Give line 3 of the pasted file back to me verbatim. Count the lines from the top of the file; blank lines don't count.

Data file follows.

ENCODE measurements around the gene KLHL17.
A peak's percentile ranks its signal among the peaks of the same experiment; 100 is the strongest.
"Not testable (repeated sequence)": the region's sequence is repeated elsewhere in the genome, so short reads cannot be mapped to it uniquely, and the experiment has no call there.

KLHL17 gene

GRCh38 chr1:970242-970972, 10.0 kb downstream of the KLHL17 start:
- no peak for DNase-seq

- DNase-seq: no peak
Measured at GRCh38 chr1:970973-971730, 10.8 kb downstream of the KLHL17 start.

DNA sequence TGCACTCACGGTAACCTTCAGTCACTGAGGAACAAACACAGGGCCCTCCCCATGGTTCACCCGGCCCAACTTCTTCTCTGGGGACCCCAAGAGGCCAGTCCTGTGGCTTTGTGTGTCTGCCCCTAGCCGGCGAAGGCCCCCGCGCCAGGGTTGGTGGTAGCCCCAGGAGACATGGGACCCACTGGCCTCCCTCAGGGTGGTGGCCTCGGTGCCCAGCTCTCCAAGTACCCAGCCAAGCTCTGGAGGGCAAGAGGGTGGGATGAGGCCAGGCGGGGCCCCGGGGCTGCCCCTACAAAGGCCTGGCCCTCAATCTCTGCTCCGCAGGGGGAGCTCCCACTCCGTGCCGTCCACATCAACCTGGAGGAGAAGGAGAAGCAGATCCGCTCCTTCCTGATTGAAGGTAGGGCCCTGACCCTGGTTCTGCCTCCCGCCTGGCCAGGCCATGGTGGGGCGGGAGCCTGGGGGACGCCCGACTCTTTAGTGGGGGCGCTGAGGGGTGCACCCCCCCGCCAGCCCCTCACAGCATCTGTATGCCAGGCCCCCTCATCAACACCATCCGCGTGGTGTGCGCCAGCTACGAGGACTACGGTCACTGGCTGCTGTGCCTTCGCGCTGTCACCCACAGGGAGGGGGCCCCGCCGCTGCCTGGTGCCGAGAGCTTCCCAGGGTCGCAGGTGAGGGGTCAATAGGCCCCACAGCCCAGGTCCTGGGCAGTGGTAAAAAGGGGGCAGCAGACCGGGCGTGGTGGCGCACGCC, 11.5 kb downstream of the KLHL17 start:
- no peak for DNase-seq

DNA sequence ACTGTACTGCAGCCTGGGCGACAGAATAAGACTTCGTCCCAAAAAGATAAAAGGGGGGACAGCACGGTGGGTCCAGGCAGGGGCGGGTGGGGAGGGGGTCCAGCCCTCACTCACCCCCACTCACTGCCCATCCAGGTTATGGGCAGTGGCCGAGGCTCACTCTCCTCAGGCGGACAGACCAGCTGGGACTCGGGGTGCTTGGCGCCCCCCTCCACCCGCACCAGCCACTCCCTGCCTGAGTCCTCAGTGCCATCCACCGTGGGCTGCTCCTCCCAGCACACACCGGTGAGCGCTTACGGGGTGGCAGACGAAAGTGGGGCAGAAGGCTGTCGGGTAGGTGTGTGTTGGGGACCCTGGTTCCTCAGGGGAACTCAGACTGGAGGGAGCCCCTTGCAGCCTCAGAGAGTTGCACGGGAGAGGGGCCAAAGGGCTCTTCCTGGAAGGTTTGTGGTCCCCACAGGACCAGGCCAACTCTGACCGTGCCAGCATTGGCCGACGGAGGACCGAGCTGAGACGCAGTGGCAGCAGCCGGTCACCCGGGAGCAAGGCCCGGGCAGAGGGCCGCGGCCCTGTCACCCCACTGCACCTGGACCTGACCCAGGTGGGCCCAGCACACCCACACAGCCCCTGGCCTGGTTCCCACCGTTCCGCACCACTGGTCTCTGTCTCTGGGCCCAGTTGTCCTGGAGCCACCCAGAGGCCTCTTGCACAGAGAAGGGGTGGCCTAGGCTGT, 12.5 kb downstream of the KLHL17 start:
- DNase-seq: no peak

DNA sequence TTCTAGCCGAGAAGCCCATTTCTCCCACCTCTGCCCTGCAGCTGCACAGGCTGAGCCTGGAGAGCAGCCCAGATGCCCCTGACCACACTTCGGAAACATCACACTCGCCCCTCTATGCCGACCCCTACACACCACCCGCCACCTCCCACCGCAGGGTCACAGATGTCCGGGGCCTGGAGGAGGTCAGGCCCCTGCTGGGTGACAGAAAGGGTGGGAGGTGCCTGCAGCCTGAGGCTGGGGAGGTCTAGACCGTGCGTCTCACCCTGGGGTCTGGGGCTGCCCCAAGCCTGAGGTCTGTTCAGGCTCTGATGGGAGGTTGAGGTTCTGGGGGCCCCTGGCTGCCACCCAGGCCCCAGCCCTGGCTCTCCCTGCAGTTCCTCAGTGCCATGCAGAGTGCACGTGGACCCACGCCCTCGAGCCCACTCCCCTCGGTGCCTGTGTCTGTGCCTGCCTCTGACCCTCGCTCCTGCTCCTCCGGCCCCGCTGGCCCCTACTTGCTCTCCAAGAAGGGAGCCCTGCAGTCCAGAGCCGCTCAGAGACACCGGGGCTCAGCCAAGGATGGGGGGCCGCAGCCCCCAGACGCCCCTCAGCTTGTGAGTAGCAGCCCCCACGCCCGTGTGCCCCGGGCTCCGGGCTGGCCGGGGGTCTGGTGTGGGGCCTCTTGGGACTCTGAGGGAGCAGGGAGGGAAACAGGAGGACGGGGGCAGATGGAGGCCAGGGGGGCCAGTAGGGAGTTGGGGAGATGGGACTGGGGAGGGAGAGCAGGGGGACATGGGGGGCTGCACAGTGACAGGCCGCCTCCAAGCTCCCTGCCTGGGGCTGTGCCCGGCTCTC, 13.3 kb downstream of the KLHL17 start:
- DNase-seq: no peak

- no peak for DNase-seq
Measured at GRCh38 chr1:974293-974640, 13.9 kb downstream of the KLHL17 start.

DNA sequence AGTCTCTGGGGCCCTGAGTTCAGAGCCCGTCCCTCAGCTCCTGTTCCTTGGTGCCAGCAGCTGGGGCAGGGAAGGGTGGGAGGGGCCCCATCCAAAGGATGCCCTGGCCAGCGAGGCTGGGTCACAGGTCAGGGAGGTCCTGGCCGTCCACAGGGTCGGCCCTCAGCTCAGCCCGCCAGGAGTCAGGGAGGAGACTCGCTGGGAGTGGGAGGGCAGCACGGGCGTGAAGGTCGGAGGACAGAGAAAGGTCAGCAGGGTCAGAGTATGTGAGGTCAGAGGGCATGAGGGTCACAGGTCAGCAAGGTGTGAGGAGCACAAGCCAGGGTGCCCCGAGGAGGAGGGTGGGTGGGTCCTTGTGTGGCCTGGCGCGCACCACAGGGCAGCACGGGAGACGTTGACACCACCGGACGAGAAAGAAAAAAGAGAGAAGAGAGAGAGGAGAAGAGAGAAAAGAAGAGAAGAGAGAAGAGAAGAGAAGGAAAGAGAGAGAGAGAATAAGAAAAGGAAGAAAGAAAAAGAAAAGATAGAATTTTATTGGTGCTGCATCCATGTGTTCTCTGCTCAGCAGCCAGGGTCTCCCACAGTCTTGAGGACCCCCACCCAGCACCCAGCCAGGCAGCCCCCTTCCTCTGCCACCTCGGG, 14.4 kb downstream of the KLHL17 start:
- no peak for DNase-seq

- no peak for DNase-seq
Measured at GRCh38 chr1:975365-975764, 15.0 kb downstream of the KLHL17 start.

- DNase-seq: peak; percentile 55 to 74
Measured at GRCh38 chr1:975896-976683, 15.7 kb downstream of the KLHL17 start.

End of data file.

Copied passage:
"Not testable (repeated sequence)": the region's sequence is repeated elsewhere in the genome, so short reads cannot be mapped to it uniquely, and the experiment has no call there.